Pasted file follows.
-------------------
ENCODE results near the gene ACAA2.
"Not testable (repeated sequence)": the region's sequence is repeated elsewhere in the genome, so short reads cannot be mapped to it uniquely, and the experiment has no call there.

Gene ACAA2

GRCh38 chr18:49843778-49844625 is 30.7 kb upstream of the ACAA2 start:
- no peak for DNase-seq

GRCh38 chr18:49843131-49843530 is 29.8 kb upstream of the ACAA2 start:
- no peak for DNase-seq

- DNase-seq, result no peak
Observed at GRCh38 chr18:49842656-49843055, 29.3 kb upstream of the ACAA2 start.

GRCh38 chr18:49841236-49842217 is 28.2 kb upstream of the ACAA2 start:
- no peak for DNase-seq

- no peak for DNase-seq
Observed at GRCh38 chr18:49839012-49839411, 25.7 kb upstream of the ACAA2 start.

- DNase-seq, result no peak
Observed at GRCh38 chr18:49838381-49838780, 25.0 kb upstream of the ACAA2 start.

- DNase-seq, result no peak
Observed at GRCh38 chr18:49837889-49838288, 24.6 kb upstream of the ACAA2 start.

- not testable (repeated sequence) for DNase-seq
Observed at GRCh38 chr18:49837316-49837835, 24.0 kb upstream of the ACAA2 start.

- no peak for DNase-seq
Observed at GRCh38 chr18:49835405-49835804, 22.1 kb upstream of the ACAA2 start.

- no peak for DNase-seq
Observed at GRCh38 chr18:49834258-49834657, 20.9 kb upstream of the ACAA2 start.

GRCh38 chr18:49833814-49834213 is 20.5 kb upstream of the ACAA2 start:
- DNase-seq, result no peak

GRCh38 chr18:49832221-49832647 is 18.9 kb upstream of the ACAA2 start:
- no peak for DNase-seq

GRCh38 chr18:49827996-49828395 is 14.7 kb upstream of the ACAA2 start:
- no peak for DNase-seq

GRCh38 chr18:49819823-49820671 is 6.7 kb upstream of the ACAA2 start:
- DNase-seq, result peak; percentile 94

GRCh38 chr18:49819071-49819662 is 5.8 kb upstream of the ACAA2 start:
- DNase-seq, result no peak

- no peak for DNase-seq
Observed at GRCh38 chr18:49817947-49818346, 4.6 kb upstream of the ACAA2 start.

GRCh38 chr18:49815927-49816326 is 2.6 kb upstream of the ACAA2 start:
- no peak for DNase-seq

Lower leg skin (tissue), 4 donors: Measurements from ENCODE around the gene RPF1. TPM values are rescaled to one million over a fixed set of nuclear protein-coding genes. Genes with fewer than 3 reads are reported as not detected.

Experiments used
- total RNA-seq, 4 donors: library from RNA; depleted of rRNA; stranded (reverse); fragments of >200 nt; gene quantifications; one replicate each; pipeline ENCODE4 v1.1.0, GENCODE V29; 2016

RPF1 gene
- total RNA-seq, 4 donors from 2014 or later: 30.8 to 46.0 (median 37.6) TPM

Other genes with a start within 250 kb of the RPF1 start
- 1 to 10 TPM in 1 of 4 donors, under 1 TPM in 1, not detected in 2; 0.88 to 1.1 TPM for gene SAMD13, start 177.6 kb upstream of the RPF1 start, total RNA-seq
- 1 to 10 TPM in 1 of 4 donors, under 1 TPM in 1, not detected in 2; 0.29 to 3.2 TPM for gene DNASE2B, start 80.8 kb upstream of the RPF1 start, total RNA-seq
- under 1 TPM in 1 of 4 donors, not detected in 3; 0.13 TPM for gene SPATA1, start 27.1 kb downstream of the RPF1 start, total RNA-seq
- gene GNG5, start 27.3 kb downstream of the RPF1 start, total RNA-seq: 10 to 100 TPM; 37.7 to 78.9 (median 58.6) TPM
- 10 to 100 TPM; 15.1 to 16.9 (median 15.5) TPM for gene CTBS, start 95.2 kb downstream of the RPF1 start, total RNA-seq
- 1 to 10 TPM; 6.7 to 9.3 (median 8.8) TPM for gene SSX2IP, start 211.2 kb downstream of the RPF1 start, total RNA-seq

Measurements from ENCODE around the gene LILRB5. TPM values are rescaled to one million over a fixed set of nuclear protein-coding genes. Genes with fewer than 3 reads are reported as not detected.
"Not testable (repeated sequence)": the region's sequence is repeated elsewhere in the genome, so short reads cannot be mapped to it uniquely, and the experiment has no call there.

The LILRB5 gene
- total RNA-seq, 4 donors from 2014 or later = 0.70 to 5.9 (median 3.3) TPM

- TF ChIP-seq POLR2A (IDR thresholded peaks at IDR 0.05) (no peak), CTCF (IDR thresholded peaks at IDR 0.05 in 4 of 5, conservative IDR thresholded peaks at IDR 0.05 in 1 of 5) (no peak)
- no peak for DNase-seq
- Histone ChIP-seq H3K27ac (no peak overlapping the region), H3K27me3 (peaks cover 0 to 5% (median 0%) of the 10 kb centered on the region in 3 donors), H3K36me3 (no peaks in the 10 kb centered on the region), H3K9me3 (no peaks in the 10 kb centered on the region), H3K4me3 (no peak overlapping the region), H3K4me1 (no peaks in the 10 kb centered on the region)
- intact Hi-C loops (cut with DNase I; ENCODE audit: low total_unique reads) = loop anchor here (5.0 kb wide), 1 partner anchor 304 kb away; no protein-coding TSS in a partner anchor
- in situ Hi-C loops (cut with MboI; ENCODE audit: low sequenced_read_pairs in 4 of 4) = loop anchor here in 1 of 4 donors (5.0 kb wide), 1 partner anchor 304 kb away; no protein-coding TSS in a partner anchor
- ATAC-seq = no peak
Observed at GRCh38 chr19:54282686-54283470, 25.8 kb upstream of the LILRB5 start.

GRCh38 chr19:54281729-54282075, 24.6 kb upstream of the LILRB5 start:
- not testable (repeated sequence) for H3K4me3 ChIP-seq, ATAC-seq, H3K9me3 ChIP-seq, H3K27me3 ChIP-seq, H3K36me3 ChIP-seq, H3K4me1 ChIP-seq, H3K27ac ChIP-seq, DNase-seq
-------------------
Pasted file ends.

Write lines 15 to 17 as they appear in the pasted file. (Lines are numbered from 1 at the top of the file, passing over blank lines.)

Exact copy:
Observed at GRCh38 chr18:49838381-49838780, 25.0 kb upstream of the ACAA2 start.

- DNase-seq, result no peak
Observed at GRCh38 chr18:49837889-49838288, 24.6 kb upstream of the ACAA2 start.